AdWords vs Bing Ads vs Facebook Ads

AdWords vs Bing Ads vs Facebook Ads

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Which is the better platform for your business? Well, before I break down some of the arguments for and against each platform, first let me make my case for PPC.

98% of searchers choose a business that is on page 1 of the results they get, so it is imperative that your business reaches that first page. However, SEO can take time, and if you start selling a new product or are having a special timed promotion, you may never reach the first page. PPC is a great way to assure your business gets seen, and seen fast. Even if your company and website are brand-new, with a few optimisations you can be on the first page within the maximum of 24 hours of review, this is a huge contrast to organic search which can take weeks or months to garner similar results. 

With PPC, you are in control. From budgeting, location targeting to tracking and measuring your performance. PPC gives you the tools to mould your campaign how you see fit as well as allowing you to know how well your campaign is doing. In other advertising and marketing channels, attribution of the budget to direct results isn’t as clear cut. So now for the real meat and bones, here it is, my take on battle of the PPC titans.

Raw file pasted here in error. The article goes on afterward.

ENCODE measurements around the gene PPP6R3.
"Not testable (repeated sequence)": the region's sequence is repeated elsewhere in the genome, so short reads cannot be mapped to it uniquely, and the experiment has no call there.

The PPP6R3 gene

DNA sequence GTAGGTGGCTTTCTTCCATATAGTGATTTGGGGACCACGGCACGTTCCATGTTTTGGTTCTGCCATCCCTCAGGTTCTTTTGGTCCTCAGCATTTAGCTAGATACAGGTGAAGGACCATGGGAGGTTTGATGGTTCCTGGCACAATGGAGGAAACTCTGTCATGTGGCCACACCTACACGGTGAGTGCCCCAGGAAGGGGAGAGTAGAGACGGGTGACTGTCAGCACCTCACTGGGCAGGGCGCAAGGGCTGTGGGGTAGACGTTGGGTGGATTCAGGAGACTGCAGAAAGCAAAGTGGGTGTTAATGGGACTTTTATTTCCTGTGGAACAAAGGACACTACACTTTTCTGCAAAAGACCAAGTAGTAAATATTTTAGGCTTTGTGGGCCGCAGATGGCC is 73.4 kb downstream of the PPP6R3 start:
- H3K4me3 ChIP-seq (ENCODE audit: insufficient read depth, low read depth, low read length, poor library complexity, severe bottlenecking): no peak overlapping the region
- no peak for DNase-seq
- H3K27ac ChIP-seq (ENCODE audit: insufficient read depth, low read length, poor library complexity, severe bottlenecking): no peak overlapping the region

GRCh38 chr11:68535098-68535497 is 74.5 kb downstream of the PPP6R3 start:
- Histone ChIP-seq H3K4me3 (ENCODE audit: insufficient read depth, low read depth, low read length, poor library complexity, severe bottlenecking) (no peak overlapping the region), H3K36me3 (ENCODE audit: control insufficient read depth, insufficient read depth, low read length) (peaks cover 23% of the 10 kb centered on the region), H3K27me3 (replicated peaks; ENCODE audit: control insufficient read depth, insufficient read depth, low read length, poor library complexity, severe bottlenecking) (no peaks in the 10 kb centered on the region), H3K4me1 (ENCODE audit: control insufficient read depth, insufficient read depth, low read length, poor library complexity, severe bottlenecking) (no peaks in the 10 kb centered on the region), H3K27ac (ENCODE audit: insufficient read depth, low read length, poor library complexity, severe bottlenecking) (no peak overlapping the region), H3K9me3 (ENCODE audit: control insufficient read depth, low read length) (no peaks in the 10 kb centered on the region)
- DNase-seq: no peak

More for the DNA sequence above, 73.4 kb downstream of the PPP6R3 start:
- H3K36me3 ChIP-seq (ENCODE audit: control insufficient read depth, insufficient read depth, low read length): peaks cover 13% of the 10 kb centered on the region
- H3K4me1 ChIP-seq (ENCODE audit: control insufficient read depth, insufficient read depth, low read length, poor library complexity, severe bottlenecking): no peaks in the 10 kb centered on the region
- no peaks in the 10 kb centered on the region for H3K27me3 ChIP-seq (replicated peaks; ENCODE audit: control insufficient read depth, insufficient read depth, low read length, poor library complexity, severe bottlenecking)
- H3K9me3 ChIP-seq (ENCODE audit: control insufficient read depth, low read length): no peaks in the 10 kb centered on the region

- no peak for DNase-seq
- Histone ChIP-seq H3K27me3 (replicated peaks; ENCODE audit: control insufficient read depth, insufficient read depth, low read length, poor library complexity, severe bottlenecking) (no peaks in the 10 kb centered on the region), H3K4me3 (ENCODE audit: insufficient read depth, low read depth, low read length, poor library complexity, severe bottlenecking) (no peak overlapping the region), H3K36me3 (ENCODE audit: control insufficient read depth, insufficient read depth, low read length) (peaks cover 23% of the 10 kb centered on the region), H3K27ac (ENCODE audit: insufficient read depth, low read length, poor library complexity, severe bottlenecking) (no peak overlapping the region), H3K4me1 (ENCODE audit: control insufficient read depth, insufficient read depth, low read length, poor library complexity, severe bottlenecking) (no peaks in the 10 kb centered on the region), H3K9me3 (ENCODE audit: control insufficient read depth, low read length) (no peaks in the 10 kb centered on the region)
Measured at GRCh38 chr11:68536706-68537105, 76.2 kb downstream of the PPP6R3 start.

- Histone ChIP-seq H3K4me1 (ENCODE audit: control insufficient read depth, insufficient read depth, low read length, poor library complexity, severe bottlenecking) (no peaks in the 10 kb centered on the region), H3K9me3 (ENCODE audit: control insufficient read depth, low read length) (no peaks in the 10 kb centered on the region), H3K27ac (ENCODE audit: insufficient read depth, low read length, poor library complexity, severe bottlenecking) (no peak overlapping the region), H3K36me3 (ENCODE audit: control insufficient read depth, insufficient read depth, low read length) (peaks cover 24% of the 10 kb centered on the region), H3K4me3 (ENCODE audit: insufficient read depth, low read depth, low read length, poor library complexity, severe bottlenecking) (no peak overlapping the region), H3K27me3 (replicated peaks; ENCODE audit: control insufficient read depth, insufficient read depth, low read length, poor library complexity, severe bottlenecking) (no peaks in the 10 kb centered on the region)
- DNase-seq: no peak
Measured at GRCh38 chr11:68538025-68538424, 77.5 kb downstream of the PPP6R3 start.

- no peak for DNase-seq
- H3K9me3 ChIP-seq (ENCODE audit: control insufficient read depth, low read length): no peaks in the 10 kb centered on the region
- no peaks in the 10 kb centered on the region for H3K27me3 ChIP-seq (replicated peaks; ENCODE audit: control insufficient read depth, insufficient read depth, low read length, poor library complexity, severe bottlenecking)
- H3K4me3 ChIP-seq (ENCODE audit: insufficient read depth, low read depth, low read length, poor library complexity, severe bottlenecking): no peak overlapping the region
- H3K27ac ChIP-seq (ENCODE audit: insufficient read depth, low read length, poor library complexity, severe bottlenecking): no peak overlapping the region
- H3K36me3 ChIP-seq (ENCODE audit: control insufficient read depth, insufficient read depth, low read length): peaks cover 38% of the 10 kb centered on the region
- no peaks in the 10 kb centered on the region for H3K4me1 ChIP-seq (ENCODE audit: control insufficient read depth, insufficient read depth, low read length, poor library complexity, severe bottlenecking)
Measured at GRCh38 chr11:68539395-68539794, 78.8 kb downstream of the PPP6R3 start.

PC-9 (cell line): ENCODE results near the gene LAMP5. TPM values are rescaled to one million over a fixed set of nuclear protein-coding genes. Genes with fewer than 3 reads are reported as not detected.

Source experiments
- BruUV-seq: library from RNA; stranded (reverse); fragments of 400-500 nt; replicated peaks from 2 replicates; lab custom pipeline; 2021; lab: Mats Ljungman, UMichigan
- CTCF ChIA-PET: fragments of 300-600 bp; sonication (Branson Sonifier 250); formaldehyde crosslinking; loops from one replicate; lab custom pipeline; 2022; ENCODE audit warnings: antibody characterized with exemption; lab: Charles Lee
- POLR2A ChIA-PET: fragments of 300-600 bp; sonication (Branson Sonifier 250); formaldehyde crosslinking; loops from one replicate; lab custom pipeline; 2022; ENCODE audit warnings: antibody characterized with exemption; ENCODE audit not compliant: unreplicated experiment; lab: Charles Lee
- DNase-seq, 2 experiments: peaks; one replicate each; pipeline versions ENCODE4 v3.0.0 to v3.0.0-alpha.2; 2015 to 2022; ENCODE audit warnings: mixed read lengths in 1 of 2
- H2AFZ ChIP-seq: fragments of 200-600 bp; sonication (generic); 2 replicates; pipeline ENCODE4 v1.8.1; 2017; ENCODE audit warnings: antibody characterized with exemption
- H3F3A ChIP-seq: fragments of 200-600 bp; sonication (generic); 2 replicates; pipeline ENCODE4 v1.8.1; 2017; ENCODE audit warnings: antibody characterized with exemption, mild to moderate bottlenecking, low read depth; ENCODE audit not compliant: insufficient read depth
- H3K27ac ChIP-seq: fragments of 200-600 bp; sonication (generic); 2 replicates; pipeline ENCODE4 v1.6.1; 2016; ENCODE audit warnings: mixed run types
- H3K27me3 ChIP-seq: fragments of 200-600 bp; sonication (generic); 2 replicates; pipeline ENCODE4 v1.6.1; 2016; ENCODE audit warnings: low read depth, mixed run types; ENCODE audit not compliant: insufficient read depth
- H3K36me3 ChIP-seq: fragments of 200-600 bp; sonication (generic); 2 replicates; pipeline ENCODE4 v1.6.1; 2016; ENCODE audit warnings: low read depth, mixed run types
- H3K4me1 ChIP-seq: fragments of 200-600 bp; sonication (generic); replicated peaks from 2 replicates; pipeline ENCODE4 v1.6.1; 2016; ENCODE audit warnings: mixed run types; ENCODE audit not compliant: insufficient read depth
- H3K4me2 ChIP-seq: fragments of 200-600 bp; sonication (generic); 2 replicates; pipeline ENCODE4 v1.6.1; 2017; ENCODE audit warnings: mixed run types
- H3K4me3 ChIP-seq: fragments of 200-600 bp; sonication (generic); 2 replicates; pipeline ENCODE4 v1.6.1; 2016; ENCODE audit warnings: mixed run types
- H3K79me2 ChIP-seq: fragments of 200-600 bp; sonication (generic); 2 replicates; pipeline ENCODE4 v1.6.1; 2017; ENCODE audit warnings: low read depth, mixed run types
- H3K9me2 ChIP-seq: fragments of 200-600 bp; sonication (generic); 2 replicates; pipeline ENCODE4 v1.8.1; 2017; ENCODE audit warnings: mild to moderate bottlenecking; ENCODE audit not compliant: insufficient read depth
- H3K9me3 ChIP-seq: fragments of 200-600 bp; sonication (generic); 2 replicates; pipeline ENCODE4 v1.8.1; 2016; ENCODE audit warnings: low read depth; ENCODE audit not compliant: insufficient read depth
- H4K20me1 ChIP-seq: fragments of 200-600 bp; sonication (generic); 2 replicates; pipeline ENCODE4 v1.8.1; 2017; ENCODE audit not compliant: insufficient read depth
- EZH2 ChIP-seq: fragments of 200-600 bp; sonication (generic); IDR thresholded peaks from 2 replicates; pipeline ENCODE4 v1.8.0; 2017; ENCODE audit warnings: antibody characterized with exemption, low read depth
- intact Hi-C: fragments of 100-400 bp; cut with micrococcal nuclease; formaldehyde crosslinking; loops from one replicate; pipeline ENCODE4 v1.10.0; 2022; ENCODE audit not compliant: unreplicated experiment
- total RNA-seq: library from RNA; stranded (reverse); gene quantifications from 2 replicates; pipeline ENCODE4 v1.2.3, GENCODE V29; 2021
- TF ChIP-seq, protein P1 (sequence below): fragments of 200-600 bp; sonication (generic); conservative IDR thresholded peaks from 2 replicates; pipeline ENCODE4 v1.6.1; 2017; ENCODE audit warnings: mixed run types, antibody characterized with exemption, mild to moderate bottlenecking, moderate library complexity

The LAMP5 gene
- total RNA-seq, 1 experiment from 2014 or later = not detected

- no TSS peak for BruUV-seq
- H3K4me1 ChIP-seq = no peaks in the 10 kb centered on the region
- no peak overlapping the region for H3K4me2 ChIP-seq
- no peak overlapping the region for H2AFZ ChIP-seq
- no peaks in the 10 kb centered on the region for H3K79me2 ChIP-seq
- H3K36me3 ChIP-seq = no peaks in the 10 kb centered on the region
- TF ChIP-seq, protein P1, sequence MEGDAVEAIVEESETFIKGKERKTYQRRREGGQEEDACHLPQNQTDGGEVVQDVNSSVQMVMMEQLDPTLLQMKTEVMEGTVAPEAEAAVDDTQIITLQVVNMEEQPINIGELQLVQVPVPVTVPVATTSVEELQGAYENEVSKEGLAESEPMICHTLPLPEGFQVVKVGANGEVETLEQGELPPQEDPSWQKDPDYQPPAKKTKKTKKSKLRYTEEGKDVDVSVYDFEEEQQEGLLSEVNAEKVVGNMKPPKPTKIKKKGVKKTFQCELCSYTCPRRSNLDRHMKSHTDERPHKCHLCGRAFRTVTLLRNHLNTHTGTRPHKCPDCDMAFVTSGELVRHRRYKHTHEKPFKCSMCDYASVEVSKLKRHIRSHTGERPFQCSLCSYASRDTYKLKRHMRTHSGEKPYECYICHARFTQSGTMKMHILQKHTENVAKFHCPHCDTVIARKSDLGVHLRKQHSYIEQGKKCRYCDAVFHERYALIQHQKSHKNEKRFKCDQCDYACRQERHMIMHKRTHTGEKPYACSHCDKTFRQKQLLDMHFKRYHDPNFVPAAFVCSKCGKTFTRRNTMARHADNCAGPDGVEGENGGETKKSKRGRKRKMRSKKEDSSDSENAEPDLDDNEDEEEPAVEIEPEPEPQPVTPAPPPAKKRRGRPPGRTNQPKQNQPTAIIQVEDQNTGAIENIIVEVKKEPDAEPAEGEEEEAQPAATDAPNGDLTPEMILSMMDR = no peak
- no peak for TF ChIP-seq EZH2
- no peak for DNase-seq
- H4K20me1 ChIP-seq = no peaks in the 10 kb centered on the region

AdWords

Chances are you’re more familiar with AdWords, or at least more aware of its potential. And there is a reason for that; Google has dominated the Search Engine market for years and it’s well-known to have a larger search volume and has more reach than any other platform.